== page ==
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Article
June 1979

The Course of Axons Through the Retina and Optic Nerve Head

Author Affiliations

From the William L. McKnight Vision Research Center, Bascom Palmer Eye Institute, Department of Ophthalmology, University of Miami (Fla) School of Medicine. Dr Radius is now with the Medical College of Wisconsin, Milwaukee.

Arch Ophthalmol. 1979;97(6):1154-1158. doi:10.1001/archopht.1979.01020010608021
Abstract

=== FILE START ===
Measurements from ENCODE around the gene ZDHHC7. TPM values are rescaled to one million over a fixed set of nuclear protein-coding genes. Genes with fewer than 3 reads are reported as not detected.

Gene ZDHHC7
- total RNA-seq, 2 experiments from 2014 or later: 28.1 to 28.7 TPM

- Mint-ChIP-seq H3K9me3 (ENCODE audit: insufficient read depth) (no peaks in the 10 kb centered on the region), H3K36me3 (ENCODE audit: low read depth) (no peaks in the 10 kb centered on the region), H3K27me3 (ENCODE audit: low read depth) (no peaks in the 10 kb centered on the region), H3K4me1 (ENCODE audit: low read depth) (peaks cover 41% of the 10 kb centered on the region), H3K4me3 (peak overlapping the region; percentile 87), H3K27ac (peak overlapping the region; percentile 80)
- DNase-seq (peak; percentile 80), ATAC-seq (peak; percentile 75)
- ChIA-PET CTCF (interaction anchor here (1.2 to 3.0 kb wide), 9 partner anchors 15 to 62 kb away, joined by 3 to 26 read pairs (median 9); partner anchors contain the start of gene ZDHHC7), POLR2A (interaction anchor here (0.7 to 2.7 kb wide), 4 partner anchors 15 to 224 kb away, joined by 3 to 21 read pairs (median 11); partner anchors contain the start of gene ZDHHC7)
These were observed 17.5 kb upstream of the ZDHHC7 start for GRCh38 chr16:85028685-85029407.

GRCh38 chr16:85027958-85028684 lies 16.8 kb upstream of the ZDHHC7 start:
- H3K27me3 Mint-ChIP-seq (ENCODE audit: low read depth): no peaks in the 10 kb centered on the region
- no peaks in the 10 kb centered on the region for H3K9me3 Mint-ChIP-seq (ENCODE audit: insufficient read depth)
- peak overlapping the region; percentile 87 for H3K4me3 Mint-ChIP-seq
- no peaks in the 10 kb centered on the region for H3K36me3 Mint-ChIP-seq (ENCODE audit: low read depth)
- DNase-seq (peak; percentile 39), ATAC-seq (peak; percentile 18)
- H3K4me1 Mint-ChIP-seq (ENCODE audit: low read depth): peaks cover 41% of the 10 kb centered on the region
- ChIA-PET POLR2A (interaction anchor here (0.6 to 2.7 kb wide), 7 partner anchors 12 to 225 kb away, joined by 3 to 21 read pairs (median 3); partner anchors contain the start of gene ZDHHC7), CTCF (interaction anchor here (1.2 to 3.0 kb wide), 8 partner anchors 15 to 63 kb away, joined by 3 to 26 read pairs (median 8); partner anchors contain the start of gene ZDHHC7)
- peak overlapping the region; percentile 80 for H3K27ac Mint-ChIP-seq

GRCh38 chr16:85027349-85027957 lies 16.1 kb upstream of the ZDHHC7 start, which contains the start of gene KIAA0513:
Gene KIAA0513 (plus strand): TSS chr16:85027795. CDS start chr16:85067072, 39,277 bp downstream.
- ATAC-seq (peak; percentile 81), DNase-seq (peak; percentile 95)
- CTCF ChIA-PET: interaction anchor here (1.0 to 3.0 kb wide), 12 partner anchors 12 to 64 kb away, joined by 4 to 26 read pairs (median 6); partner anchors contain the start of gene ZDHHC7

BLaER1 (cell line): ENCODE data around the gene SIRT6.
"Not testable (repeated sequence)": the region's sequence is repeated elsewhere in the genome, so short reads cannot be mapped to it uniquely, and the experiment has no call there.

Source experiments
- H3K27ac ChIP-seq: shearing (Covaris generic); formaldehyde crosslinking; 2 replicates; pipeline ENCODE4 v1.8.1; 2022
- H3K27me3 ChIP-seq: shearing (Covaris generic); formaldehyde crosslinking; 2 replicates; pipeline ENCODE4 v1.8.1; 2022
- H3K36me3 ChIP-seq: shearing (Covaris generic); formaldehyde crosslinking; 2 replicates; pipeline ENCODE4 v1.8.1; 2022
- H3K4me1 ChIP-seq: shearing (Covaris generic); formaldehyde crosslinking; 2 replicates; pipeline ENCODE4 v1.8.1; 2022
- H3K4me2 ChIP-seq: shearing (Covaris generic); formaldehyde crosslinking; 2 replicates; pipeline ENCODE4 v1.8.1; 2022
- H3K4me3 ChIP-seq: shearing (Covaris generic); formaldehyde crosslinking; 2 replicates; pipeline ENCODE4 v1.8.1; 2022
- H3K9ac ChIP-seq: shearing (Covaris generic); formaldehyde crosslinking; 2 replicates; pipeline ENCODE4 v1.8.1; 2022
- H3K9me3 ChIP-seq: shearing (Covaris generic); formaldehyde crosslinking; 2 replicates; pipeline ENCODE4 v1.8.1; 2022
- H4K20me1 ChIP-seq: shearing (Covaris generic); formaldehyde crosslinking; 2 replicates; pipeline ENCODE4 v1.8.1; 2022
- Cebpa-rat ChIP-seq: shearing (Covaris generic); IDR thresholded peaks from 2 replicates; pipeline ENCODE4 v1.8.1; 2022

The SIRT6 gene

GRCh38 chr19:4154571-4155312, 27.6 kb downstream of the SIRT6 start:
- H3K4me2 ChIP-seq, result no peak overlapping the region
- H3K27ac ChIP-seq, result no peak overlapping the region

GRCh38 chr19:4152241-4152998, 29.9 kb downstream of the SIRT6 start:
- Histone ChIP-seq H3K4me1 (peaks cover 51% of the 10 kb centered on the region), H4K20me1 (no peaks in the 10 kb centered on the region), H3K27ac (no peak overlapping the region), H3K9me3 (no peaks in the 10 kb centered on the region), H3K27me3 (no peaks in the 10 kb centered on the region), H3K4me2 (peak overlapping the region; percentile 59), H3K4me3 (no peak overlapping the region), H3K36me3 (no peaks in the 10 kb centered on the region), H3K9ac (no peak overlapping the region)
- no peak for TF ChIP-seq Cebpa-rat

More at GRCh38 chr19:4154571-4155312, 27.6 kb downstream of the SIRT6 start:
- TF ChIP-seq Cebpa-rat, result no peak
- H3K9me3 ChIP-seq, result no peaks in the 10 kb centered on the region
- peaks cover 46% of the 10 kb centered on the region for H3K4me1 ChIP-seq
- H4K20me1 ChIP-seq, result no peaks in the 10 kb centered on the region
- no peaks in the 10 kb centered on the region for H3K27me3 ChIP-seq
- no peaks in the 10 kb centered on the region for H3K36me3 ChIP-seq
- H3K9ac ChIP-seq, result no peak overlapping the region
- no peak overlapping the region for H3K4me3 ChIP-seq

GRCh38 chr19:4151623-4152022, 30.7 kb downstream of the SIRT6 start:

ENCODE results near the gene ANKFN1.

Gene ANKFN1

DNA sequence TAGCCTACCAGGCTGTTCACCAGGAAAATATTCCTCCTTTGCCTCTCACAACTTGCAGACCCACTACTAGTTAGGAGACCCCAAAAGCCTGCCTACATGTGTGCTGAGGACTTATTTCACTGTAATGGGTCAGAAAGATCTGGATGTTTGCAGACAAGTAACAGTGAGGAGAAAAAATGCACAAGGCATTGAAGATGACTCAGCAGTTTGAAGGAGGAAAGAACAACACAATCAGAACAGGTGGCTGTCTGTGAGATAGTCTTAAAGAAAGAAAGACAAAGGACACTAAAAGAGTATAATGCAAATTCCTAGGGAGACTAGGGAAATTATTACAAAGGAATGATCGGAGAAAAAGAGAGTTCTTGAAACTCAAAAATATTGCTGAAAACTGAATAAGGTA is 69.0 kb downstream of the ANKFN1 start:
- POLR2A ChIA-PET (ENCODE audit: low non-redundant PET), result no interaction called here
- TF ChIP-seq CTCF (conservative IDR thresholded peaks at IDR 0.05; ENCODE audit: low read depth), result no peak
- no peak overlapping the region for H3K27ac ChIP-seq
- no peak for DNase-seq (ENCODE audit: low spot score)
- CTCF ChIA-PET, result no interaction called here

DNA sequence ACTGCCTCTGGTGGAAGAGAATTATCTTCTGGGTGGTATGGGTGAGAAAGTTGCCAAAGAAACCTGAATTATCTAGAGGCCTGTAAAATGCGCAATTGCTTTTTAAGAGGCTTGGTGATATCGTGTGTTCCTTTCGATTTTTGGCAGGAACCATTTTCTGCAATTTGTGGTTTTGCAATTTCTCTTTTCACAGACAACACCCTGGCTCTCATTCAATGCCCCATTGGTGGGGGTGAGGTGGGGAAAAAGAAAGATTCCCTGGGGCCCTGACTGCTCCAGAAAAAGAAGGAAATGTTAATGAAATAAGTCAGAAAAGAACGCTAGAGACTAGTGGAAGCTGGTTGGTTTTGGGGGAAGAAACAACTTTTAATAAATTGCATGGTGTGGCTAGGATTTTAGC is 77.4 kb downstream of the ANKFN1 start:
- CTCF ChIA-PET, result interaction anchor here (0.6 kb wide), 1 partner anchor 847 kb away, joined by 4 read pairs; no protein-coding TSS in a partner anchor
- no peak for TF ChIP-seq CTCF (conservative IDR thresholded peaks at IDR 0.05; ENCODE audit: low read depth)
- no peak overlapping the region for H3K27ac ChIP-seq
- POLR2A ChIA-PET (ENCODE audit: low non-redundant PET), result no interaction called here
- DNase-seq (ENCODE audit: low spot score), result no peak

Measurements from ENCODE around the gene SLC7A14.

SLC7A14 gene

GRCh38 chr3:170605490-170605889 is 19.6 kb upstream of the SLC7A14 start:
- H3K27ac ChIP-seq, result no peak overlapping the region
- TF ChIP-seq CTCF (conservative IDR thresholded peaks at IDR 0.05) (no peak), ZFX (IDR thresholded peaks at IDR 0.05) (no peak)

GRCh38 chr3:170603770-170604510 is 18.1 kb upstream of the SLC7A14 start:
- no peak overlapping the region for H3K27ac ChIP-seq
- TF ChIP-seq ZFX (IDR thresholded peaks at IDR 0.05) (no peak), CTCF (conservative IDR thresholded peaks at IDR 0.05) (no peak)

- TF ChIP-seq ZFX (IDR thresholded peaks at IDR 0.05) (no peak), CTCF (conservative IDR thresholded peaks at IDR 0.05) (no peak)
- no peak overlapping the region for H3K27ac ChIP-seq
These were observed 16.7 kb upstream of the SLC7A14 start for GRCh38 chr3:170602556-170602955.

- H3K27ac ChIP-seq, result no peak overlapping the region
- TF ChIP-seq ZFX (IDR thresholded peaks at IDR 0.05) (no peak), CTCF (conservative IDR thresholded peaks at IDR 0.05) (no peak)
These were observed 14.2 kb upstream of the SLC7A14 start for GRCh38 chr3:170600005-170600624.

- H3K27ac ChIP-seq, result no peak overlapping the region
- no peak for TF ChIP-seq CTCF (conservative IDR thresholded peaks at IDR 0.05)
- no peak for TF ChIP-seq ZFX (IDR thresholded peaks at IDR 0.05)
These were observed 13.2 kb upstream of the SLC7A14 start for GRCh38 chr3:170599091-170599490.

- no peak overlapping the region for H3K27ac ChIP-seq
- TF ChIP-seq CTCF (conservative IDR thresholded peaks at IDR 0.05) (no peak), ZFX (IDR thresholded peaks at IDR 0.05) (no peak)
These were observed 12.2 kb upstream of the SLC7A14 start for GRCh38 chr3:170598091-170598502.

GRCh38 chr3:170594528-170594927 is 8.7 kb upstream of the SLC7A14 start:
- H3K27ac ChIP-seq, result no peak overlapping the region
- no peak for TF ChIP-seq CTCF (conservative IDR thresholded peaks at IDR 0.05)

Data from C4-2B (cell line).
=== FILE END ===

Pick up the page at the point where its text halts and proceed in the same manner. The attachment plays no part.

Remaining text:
• By identifying degenerating axons in tissue specimens from 22 primate eyes, it was possible to demonstrate the normal course of axon fibers. Nerve fiber bundles from a group of retinal ganglion cells travel together with little tendency to disperse laterally. In addition, axons are stratified such that processes from more central ganglion cells are successfully added to the inner strata of the retinal nerve fiber layer. Within and behind the lamina cribrosa, areas of degeneration following retinal photocoagulation were well circumscribed and confined to a group of adjacent axon bundles. This degree of retinotopic organization of axons within the nerve head and retinal fiber layer is believed to be consistent with the premise that isolated lesions within the lamina cribrosa could cause well-organized paracentral scotomas such as those characteristic of early glaucoma.

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